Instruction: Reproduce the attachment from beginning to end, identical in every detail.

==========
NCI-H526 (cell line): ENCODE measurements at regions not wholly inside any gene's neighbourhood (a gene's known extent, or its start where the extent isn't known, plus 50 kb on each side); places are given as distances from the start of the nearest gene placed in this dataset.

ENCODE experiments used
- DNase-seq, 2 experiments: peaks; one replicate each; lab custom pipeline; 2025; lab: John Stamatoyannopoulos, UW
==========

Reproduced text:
NCI-H526 (cell line): ENCODE measurements at regions not wholly inside any gene's neighbourhood (a gene's known extent, or its start where the extent isn't known, plus 50 kb on each side); places are given as distances from the start of the nearest gene placed in this dataset.

ENCODE experiments used
- DNase-seq, 2 experiments: peaks; one replicate each; lab custom pipeline; 2025; lab: John Stamatoyannopoulos, UW